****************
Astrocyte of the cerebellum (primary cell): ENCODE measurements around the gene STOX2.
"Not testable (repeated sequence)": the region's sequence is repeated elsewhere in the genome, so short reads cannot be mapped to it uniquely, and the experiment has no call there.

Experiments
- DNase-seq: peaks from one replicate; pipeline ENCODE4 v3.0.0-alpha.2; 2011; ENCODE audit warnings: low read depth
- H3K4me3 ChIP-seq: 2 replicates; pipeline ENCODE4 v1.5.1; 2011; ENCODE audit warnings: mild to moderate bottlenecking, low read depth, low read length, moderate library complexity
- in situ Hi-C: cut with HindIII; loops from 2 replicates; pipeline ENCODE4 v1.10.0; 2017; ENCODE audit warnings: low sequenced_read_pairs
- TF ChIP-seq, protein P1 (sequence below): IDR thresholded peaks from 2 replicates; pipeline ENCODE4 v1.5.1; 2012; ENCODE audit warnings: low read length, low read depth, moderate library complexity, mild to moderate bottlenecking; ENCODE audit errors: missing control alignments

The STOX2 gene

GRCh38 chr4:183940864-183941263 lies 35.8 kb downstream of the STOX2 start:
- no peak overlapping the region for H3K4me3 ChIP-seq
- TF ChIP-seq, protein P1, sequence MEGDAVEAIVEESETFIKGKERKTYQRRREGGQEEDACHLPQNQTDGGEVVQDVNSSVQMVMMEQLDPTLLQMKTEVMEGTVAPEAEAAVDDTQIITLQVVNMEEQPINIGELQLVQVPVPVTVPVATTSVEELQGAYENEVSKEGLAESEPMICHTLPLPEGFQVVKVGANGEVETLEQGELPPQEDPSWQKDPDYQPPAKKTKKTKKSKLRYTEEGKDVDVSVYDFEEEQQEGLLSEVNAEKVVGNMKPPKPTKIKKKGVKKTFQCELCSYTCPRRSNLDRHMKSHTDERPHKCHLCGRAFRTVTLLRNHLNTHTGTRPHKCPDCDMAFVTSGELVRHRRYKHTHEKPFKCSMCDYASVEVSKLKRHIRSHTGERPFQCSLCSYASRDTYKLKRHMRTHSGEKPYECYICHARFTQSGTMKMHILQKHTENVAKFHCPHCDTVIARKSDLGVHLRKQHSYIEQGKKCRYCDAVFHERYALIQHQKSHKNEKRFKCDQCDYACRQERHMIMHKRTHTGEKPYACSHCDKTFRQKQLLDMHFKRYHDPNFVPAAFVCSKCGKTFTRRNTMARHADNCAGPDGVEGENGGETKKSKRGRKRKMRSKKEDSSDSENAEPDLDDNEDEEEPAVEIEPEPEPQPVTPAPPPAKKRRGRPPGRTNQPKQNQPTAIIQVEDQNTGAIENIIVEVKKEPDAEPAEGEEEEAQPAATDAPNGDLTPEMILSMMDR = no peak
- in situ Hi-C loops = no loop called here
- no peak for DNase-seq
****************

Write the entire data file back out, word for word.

Astrocyte of the cerebellum (primary cell): ENCODE measurements around the gene STOX2.
"Not testable (repeated sequence)": the region's sequence is repeated elsewhere in the genome, so short reads cannot be mapped to it uniquely, and the experiment has no call there.

Experiments
- DNase-seq: peaks from one replicate; pipeline ENCODE4 v3.0.0-alpha.2; 2011; ENCODE audit warnings: low read depth
- H3K4me3 ChIP-seq: 2 replicates; pipeline ENCODE4 v1.5.1; 2011; ENCODE audit warnings: mild to moderate bottlenecking, low read depth, low read length, moderate library complexity
- in situ Hi-C: cut with HindIII; loops from 2 replicates; pipeline ENCODE4 v1.10.0; 2017; ENCODE audit warnings: low sequenced_read_pairs
- TF ChIP-seq, protein P1 (sequence below): IDR thresholded peaks from 2 replicates; pipeline ENCODE4 v1.5.1; 2012; ENCODE audit warnings: low read length, low read depth, moderate library complexity, mild to moderate bottlenecking; ENCODE audit errors: missing control alignments

The STOX2 gene

GRCh38 chr4:183940864-183941263 lies 35.8 kb downstream of the STOX2 start:
- no peak overlapping the region for H3K4me3 ChIP-seq
- TF ChIP-seq, protein P1, sequence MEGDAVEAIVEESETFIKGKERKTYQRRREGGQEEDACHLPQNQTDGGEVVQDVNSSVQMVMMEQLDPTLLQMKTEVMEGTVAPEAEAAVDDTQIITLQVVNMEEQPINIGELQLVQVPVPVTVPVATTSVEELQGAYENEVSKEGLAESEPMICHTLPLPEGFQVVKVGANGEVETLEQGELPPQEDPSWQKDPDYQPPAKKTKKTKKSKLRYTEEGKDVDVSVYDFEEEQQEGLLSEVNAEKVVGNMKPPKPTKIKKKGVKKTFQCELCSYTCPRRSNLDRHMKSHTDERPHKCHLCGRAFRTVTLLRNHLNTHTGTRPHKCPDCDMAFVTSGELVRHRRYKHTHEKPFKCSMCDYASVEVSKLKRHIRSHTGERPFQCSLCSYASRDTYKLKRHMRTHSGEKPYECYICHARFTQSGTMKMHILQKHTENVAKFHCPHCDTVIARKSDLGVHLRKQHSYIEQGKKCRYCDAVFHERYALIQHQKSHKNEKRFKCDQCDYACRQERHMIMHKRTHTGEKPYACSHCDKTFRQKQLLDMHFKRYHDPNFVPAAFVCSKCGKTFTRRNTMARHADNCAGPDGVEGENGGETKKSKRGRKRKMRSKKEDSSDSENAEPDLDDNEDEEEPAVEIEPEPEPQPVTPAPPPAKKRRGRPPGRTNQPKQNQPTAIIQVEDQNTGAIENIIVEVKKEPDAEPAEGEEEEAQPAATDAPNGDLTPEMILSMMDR = no peak
- in situ Hi-C loops = no loop called here
- no peak for DNase-seq